Though it would take longer than he had predicted, Germany would eventually be united and he would be the person responsible for accomplishing it. Bismarck would go on to accomplish his goal and strengthen Germany into a modern political state by embracing specific political principles, despite their lack of popularity. Bismarck biographer Jonathan Steinberg refers to these principles as the “Prussian legacy,” including “the army inherited from the ‘genius King’ Frederick the Great; the fusion of the Junker class with the army and the bureaucracy, the pervasive idea of ‘Deinst’ or service; the rigid distinction between the nobility and the bourgeoisie; [and] a military conception of honor.”
As “the most interesting character of the nineteenth century,” Bismarck would spend his life in service of the Hohenzollern Kings, elevating William I from a Prussian King near abdication King to the first German emperor. He would alienate many along the way, but under William, he would retain what he wanted most: the power to shape Germany's future.
Otto von Bismarck: The Life and Legacy of the German Empire’s First Chancellor looks at the life and work of Germany’s most famous politician. Along with pictures of important people, places, and events, you will learn about Otto von Bismarck like never before.
Bismarck and Germany: 1862-1890
Bismarck’s role in the unification and consolidation of Germany is central to any understanding of Germany's development as a nation and its consequent role as aggressor in two world wars.
This study provides students with a concise, up-to-date and analytical account of Bismarck's role in modern German history. Williamson guides readers through the complex events leading to the defeats of Austria and France in 1866 and 1870 and the subsequent creation of a united Germany in January 1871. He then explores the domestic and foreign problems Bismarck faced up to 1890 in consolidating unification.
Iron Kingdom: The Rise and Downfall of Prussia, 1600-1947
In the aftermath of World War II, Prussia--a centuries-old state pivotal to Europe's development--ceased to exist. In their eagerness to erase all traces of the Third Reich from the earth, the Allies believed that Prussia, the very embodiment of German militarism, had to be abolished.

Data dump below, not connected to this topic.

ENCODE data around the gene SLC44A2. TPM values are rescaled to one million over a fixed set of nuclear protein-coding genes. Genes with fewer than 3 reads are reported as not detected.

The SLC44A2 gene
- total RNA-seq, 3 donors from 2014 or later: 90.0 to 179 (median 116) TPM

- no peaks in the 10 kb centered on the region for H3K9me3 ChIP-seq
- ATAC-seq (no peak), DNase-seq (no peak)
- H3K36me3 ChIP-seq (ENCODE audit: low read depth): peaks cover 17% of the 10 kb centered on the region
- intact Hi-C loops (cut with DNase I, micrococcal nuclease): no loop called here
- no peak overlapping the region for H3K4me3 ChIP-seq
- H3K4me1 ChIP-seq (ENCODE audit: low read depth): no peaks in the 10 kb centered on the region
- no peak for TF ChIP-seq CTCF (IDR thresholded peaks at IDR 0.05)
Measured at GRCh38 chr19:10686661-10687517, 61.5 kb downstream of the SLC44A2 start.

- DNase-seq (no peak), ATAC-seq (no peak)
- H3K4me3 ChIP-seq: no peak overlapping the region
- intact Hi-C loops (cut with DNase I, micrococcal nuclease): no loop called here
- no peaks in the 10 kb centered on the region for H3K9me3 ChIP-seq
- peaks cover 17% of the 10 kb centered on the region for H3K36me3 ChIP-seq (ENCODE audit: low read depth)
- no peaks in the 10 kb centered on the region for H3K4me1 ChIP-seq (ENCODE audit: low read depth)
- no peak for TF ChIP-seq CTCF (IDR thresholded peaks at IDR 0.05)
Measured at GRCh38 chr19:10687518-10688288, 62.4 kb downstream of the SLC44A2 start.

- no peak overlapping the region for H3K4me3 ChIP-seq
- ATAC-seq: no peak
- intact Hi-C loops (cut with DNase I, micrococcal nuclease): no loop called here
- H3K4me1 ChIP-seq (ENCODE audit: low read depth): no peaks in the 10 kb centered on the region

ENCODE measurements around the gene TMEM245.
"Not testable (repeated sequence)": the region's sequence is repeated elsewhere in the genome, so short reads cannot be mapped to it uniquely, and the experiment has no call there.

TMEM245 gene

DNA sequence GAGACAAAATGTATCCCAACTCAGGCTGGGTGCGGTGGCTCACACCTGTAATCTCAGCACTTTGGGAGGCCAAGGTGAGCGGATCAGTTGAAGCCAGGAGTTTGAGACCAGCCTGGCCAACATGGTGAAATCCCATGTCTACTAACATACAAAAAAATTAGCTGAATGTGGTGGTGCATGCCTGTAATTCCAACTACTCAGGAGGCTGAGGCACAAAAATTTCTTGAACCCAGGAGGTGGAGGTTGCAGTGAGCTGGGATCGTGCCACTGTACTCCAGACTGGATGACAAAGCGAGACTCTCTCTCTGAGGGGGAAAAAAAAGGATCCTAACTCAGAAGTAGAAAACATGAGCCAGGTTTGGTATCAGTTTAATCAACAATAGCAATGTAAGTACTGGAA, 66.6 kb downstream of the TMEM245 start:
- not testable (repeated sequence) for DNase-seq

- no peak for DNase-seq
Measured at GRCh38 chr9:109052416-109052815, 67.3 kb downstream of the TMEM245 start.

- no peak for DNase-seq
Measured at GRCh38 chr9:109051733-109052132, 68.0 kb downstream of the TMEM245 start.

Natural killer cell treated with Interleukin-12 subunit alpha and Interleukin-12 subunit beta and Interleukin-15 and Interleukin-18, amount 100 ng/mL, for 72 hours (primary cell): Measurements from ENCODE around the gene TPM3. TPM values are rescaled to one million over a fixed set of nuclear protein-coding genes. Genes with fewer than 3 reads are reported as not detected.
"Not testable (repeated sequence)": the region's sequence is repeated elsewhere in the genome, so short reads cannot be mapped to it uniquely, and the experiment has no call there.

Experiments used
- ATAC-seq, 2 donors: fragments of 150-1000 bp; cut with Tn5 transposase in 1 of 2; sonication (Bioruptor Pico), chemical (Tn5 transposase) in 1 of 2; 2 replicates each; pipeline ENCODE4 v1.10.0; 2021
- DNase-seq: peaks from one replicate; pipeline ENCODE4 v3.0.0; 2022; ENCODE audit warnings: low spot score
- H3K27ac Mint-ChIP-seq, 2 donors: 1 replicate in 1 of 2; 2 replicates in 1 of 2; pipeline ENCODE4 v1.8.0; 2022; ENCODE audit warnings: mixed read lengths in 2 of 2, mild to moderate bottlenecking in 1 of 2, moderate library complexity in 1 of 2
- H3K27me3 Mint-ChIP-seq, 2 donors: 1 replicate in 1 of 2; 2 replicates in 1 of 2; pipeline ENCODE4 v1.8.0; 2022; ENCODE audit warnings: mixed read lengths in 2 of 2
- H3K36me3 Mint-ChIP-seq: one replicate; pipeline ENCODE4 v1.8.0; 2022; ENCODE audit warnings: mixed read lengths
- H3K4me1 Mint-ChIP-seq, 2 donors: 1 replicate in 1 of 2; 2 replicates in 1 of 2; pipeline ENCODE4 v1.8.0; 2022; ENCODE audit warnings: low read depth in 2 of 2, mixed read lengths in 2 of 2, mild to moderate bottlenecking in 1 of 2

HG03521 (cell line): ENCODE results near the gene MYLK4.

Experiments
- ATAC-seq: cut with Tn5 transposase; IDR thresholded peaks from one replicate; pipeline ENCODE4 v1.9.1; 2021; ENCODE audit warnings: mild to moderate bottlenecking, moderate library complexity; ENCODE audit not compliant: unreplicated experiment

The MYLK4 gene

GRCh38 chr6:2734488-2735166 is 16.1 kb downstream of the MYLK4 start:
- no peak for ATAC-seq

But as Christopher Clark reveals in this pioneering history, Prussia's legacy is far more complex. Though now a fading memory in Europe's heartland, the true story of Prussia offers a remarkable glimpse into the dynamic rise of modern Europe.
What we find is a kingdom that existed nearly half a millennium ago as a patchwork of territorial fragments, with neither significant resources nor a coherent culture. With its capital in Berlin, Prussia grew from being a small, poor, disregarded medieval state into one of the most vigorous and powerful nations in Europe. Iron Kingdom traces Prussia's involvement in the continent's foundational religious and political conflagrations: from the devastations of the Thirty Years War through centuries of political machinations to the dissolution of the Holy Roman Empire, from the enlightenment of Frederick the Great to the destructive conquests of Napoleon, and from the "iron and blood" policies of Bismarck to the creation of the German Empire in 1871, and all that implied for the tumultuous twentieth century.
By 1947, Prussia was deemed an intolerable threat to the safety of Europe; what is often forgotten, Clark argues, is that it had also been an exemplar of the European humanistic tradition, boasting a formidable government administration, an incorruptible civil service, and religious tolerance. Clark demonstrates how a state deemed the bane of twentieth-century Europe has played an incalculable role in Western civilization's fortunes. Iron Kingdom is a definitive, gripping account of Prussia's fascinating, influential, and critical role in modern times.